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How good are your Touchpoints?
What is a touchpoint?
Touchpoints happen every time someone interacts directly with your brand. Touchpoints are the pivotal gateways when a potential client decides whether they want to take the next step towards working with you or to back away and look elsewhere. It doesn't matter how good a designer you are, if you have touchpoints that fail, you may be losing potential clients before they even get a chance to discover how great you are.
Take inventory of your touchpoints.
There are many touchpoints to ever business. They include everything from your website to business cards, flyers, any blog posts you write, and any advertising you do. They also include your voicemail message, your tradeshow presence, and the clothing you wear. Touchpoints include anything a potential client comes in “touch” with before, during and after they meet you.
Simply having touchpoints is not good enough. Each one of them must properly represent your brand because they are where potential clients will form opinions of you and your business.
In order to evaluate your touchpoints, it may help if you take a step back and look at your brand from an unbiased perspective. You are used to seeing your business from your side. But how does the world see you and your business?
All touchpoints matter.
When it comes to your business, every touchpoint matters. But if every touchpoint matters, then how do you manage each touchpoint so that it properly reflects your brand? The answer can be found in a three-step process.
- Take Action
Managing your touchpoints through this formula will make sure each touchpoint is optimized, satisfies its need, and is inviting to clients.
Step 1) List your touchpoints
Start off by listing all of the current touchpoints you can think of. The key word here is “all.” Include things like;
- your website
- your emails address and email signatures
- your marketing material including business cards and stationery
- Any advertising you do
- your voicemail and phone greeting
- your vehicle
- your office space
- your personal appearance
- any others you can think of
Once you’ve listed all your touchpoints, you then need to evaluate each one based on your brand.
Step 2) Evaluate your touchpoints
Once you have your list, you need to evaluate each touchpoint individually.
It might be easier if you have someone else do this for you because the goal is to find the weaknesses in your touchpoints. If you do it yourself you may tend to overlook any failures. The purpose of this discovery phase is to help you to find the opportunities so you can make improvements.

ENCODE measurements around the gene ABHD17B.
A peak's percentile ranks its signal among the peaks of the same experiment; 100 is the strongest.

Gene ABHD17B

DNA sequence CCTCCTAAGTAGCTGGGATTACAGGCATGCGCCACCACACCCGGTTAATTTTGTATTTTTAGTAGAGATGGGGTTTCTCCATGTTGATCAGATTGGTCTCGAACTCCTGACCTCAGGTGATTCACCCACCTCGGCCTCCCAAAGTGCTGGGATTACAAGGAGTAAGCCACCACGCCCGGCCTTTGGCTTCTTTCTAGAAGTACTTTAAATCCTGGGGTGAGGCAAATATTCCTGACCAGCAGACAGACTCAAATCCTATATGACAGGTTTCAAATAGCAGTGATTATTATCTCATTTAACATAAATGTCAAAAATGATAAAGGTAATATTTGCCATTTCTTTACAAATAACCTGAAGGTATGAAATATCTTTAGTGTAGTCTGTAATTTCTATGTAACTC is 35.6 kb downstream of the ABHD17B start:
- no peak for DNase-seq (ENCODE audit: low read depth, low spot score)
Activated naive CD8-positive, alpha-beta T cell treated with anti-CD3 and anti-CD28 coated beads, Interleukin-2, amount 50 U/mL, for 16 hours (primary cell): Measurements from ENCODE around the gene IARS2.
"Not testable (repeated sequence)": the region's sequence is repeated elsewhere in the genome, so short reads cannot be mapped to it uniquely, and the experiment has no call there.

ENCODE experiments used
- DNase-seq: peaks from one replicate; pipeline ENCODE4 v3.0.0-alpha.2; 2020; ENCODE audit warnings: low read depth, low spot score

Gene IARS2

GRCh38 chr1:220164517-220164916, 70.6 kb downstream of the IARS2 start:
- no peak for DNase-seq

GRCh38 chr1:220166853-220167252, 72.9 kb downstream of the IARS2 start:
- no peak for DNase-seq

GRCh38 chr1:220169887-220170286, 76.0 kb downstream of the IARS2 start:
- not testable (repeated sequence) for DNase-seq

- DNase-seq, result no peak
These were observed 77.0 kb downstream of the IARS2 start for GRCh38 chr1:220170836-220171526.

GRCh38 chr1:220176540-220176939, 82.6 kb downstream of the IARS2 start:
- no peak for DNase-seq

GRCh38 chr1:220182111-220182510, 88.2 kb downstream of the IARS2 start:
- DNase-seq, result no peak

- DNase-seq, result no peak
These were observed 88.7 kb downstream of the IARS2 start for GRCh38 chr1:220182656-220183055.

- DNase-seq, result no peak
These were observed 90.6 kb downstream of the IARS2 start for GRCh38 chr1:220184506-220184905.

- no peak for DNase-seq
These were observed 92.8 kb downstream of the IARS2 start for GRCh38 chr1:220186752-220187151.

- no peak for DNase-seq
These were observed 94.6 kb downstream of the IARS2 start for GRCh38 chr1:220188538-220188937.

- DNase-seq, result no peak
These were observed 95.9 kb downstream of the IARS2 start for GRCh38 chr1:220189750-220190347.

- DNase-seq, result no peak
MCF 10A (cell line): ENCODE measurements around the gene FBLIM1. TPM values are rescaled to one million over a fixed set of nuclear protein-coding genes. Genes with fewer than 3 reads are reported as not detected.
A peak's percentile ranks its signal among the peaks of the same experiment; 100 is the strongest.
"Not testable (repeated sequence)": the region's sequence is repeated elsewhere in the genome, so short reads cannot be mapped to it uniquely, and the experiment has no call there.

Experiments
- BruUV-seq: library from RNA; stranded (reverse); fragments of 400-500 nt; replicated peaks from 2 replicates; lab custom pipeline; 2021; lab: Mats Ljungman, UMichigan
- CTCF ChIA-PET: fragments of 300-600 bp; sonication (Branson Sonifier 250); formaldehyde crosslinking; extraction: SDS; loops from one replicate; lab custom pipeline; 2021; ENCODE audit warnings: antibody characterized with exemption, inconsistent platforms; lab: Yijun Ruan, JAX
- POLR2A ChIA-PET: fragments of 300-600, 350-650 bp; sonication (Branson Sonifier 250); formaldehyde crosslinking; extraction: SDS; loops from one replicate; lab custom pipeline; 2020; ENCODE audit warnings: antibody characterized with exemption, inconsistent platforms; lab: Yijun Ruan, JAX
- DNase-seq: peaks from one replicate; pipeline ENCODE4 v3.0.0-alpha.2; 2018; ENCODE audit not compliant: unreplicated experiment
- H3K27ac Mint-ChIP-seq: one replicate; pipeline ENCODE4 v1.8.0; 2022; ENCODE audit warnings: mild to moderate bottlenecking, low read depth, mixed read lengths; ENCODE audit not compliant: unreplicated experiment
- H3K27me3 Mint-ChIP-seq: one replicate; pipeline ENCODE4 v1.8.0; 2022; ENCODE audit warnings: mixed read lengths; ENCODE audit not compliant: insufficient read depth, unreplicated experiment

Remember, a touchpoint may not be bad, but it may have room to improve.
Step 3) Take Action
Once you've discovered which touchpoints are your weakest links, you can now take the necessary steps to improve them. Keep in mind that any deficits you found are actually opportunities to better your brand image. The smallest details can influence someone’s decision on whether or not they want to work with you.
Evaluating touchpoints is an ongoing task
Now that you have your list of touchpoints, set yourself reminders to revisit them on a regular basis to see if there are new ways to improve them. As technology changes, so will the effectiveness of each touchpoint.
Some helpful, powerful tools you can use are customer evaluations and site surveys. Ask your current clients for help evaluating your touchpoints. Remember that this is not about a single touchpoint, but about all of them. Take the time to evaluate them individually and as a group.
When it comes to marketing yourself and your design business, every touchpoint is an opportunity to attract new clients and grow your business.
When was the last time you evaluated your touchpoints?
Let me know your thoughts on this subject by leaving a comment for this episode.
Questions of the Week
Submit your question to be featured in a future episode of the podcast by visiting the feedback page.
This week’s question comes from Summer
When I am designing logos and need to purchase a font for it, do I buy the license for myself or do I buy it for the client the logo is for? I would not be giving the font to the client, only an outlined vector file of the final logo (plus jpeg, png and so forth). In these situations, who should own the license?
To find out what I told Summer you’ll have to listen to the podcast.
Resource of the week Peek by UserTesting
UserTesting.com provides qualitative research by real people when testing your website, app, prototypes, wireframes, email campaigns and more. You can even test your competitors’ sites.
Tests are performed by real people in the right target market and provide valuable insights on how people interact with your products. After the test, you get video, audio and written feedback that can help you spot inadequacies you wouldn't otherwise know about.
UserTesting has a free service called Peek that gives you a short 5 minutes sample of the power of UserTesting. Get your free 5-minute evaluation at peek.usertesting.com
Thank you to this week's sponsors.
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Running a graphic design or web design business all by yourself isn't easy. If there are any struggles you face running your design business please reach out to me. I'll do my best to help you by addressing your issues in a future blog post or podcast episode here at Resourceful Designer. You can reach me at email@example.com